STS -88 (English Space Transportation System) is the designation for a flight mission of the U.S. Space Shuttle Endeavour ( OV- 105), NASA. The launch took place on 4 December 1998. It was the 93rd Space Shuttle mission, the 13th flight of the Space Shuttle Endeavour and the first flight of a shuttle to the International Space Station (ISS).


  • Robert Cabana (4th space flight), Commander
  • Frederick Sturckow ( first space flight), Pilot
  • Nancy Currie ( third space flight ), Mission Specialist
  • Sergei Krikaljow (4th space flight), Mission Specialist ( Roscosmos / Russia)
  • James Newman ( third space flight), Mission Specialist
  • Jerry Ross ( 6 space flight), Mission Specialist

Mission Description

During Endeavour 's mission to the International Space Station (ISS) was practically inaugurated. In the cargo bay of space shuttle was with Unity, the first connecting module of the space station along with two coupling adapter (PMA -1 and PMA -2).

Shortly after the launch on 4 December 1998 at 8:35 UTC, the three interconnected parts were lifted with the manipulator arm of the loading bay out and placed on the docking port of the space shuttle. This approached during which the already launched on 20 November Zarya module. From ten feet away it was recorded on December 6 by the gripper arm of the space shuttle and set to the second docking port of Unity.

On 7 December the astronauts Jerry Ross and James Newman went for 7 hours and 21 minutes and combined power and data cables between the two modules together. In addition, thermal covers and a retaining cables were installed. At the second exit on 9 December, the now superfluous brackets were removed in seven hours, with which Unity was anchored in the cargo bay of Endeavour. There, the counter- supports were covered and cables that had previously been used for the power and cooling dismantled. In addition, several communication antennas were mounted and connected. Finally, an antenna at the Zarya module belonging to an automatic Rendezvoussystem fully expanded. Then the power supply between Zarya and Unity has been activated. A surge had already been done before.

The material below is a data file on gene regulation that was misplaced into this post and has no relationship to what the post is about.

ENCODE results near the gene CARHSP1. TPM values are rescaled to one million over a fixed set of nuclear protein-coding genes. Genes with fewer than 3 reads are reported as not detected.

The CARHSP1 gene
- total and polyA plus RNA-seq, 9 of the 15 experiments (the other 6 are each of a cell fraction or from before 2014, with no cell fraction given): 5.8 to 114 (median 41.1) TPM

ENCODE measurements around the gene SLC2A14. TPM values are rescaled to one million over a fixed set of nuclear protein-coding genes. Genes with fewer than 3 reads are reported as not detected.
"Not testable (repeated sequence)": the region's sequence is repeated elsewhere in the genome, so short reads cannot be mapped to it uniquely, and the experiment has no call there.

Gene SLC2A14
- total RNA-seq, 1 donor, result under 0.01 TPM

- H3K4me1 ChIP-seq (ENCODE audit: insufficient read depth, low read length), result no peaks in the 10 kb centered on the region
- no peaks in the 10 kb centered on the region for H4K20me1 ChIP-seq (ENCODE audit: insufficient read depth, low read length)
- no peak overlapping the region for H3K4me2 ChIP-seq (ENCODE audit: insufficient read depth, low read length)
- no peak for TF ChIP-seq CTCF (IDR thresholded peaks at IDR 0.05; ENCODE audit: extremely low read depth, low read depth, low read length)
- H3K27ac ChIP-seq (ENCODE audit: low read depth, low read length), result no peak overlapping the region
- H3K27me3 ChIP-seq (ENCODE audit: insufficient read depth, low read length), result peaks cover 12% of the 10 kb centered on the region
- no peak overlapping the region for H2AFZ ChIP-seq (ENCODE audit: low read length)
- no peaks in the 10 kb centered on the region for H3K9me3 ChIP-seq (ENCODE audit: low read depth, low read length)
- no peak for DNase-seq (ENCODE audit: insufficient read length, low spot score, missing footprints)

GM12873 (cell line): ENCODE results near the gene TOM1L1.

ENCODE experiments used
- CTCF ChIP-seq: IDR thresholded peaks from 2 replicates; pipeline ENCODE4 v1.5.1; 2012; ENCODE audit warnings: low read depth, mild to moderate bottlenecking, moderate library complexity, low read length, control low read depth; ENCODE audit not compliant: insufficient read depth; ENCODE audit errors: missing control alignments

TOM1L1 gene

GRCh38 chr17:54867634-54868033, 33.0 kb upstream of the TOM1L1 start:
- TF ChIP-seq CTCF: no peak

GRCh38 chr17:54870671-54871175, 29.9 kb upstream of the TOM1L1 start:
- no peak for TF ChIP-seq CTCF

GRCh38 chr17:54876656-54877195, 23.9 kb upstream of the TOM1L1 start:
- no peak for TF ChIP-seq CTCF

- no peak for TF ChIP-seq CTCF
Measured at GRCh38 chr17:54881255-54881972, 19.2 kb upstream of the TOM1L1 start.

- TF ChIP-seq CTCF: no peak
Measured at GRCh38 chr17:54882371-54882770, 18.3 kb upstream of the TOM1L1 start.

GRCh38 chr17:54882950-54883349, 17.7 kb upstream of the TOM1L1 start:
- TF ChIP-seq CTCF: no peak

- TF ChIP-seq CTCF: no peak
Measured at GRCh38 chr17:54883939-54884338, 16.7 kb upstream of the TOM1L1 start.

On December 10, the hatches were opened and the station, if only manned for a short time. Within the two modules shipping brackets have been removed, tools and structures that should be mounted outboard removed, and the shelves filled with materials that were destined for the first resident crew. In addition, the S-band communication system has been completed and tested. After only 28 hours, the hatches were closed again.

The third departure of Ross and Newman on 12 December hand and footholds and two cranes were within 6 hours and 59 minutes container with tools mounted outboard and installed a railing on the Zarya module. Even the Russian navigation system course the second antenna could be manually fully extended. In addition, the outer skin of both modules from different positions was photographed. It was especially important to check whether the marks were clearly visible for the Space Vision System. All activities were also filmed from a large-format IMAX camera.

On board the Endeavour with MightySat 1 and SAC -A two small satellites that were catapulted during the mission from the cargo bay. The latter was suspended on December 14 at 5:31 UTC and was an Argentine satellite ( 268 kg ) for testing various technologies. These included a GPS-based navigation system, a magnetometer, silicon solar cells, a camera for Earth observation and a system for tracking of whales in the oceans. The next day, followed at 3:09 UTC MightySat, a military testing satellite of the U.S. Air Force. The 320 -kilogram satellite also served as research into new technologies for space travel.

After almost twelve days in orbit, the Endeavour landed on 16 December at 3:53 UTC on the concrete runway at the Kennedy Space Center in Florida.